I have a real problem that I need help with. My best friend, who I just recently found out is gay, have told me he loves me. He said it through a text message since I'm out of town right now and I haven't responded. I'm not gay and don't feel about him this way but I'm worried that if I tell him this then it might ruin our friendship. Also, he gets depressed really easily and has been suicidal before. I don't want to be the reason he has a relapse, especially since he said I'm one of the reasons he is so happy these days. I need some advice on what I can say to keep our friendship strong and not hurt him or make him depressed. Please help me, I really don't know what to do or say.
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That is, indeed, a quandary, and Papabear is glad you are being so kind and considerate about your friend’s feelings. Certainly you need to be honest with him, because if you’re not you’ll just be leading him on, giving him false hopes. You need to have a dialog with him in which you carefully balance the fact that the two of you cannot have a sexual relationship (I’m assuming that’s what he meant by “love you” and not just platonic love) with the even more important fact that he is a dear friend whom you care about greatly and will always support and love in a brotherly way.
Did you see the “Lord of the Rings” movies? A lot of people made fun of the characters Samwise and Frodo because they expressed such love for each other. They kept putting posts on various sites, often including movie stills with highly suggestive captions, implying the two hobbits were gay (like there was time for sex when you’re starving, exhausted, and fighting off orcs and other evil creatures). Anyway, at the end of the movie, Sam and the others return to the Shire and Sam meets a girl, gets married, and has kids.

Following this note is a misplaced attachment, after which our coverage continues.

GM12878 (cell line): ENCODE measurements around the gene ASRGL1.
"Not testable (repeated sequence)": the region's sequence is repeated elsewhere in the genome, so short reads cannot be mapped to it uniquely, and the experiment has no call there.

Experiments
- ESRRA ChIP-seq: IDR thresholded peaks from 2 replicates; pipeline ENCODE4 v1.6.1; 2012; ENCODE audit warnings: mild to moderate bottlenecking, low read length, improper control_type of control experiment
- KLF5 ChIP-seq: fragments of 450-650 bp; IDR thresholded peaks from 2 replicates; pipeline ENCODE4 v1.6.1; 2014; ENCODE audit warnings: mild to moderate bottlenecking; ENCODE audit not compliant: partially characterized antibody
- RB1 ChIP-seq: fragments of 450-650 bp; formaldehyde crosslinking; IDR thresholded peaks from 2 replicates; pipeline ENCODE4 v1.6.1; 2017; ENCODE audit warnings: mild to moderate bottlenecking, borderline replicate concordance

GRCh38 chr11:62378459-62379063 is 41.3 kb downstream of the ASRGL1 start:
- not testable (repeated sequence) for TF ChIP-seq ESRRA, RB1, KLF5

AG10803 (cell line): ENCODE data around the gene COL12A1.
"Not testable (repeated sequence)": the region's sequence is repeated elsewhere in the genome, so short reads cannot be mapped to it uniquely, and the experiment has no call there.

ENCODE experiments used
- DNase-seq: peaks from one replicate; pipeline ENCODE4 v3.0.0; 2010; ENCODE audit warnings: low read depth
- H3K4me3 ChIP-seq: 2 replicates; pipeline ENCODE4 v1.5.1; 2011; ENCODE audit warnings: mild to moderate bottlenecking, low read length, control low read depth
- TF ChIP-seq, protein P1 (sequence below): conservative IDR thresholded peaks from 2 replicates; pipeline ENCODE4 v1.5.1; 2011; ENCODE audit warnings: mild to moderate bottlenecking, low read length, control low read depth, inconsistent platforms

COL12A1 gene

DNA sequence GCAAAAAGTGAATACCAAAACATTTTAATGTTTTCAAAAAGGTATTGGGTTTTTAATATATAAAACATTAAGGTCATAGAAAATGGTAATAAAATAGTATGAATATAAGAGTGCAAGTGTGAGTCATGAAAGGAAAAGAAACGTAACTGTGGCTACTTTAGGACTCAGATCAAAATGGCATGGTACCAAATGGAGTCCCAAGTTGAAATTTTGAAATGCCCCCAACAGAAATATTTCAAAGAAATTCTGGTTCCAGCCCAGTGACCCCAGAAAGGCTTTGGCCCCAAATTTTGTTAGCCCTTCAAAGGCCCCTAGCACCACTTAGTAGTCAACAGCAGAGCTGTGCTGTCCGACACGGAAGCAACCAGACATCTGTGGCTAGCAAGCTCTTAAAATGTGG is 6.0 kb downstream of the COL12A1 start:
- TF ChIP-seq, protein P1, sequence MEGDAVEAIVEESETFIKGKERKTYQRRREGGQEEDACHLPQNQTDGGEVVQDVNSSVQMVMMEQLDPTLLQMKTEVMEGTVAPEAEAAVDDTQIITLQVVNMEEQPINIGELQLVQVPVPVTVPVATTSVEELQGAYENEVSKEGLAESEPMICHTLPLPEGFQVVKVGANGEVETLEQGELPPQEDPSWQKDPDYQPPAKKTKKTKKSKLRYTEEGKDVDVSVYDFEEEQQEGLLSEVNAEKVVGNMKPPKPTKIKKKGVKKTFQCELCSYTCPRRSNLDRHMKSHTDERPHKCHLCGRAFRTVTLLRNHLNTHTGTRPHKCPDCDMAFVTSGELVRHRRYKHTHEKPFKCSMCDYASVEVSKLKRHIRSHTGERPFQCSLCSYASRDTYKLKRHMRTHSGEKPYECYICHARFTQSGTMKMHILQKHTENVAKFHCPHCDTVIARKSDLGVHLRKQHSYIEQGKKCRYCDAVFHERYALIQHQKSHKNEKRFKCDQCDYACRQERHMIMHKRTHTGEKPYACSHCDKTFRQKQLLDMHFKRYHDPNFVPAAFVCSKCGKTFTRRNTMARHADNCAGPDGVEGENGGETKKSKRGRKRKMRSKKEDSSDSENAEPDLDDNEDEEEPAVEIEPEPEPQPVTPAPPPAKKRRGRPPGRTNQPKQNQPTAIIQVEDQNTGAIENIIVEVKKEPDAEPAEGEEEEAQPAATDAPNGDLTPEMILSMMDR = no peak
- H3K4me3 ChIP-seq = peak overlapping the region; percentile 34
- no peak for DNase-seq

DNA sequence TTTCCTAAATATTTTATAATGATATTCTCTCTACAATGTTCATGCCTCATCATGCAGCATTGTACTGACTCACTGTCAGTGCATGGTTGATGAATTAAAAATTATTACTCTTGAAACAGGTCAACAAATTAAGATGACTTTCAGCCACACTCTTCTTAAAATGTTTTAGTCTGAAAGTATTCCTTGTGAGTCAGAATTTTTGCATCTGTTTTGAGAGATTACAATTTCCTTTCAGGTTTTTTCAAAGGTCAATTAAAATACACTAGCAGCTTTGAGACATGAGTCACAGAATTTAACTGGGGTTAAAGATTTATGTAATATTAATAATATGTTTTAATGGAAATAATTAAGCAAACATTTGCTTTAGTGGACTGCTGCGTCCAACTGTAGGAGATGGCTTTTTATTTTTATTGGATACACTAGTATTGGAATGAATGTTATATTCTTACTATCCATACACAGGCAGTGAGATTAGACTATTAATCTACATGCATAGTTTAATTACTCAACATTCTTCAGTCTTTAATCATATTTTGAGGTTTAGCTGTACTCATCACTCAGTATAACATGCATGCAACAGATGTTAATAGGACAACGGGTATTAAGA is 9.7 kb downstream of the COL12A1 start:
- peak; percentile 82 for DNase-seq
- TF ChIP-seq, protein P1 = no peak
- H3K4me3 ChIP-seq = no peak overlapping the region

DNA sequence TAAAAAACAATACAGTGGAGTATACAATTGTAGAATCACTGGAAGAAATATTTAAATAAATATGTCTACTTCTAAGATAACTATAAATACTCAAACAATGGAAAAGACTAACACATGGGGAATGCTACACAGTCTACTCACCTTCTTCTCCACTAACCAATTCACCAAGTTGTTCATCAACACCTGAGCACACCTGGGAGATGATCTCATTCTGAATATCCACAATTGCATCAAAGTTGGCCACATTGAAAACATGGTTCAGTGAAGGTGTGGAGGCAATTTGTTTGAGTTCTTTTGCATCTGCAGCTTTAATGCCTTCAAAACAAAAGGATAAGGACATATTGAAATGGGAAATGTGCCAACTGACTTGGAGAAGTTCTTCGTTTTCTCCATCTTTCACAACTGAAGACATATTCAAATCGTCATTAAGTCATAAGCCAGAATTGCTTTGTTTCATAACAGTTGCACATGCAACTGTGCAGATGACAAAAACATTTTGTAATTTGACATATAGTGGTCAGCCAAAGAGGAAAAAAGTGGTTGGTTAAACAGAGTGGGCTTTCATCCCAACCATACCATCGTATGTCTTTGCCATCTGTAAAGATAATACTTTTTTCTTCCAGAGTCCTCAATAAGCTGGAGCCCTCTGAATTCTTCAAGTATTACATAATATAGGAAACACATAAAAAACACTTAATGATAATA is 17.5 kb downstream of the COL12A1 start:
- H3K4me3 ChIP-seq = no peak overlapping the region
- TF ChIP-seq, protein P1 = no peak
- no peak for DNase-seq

When you talk to your friend, you can use this analogy of your being like Sam to his Frodo, and how much you care about him, but asserting you are straight like Sam. Also, reassure him repeatedly that you are absolutely fine with his being gay and that under no circumstances does it mean you cannot be close friends. Explain to him that you respect him for being who he is and, as good friends, you expect him to also respect you for being who you are. Also, apologize that if you gave him the impression you were gay, it was not your intention and that you in no way were trying to mislead him. You are simply a straight man who does not exactly fit into a macho lifestyle.
Tell him you are very proud of him for coming out to you; it was a brave thing to do, and you are very glad he felt the two of you were good enough friends that he could do so. Reiterate that the two of you can still have a very caring and close friendship, filled with many good times ahead, and that friendships—true friendships like that between Sam and Frodo—are rare and to be treasured. Your being straight is not a rejection; it is simply who you are. You are not rejecting him, and, in fact, your friendship is even stronger now because it is completely open and honest. The two of you know who the other one is, inside and out, and you are good with it and content to be good friends.
Your friend might be emotionally fragile, but if you give him enough reassurance that your friendship is not only intact, but stronger for his confession, as well as telling him how proud of him you are and how glad you are to have him as a friend, then you should be fine.
Finally, it is extremely important that you do not change your behavior in a negative way toward him. That is, you do not reduce the number of times you see him or talk to him on the phone or online. You might even wish to increase this contact somewhat as further reassurance to him that the two of you are cool. Remember, it is not just what you say but also your actions that reveal who you are and what kind of relationship you have.
Please write again if you have more questions, and good luck!
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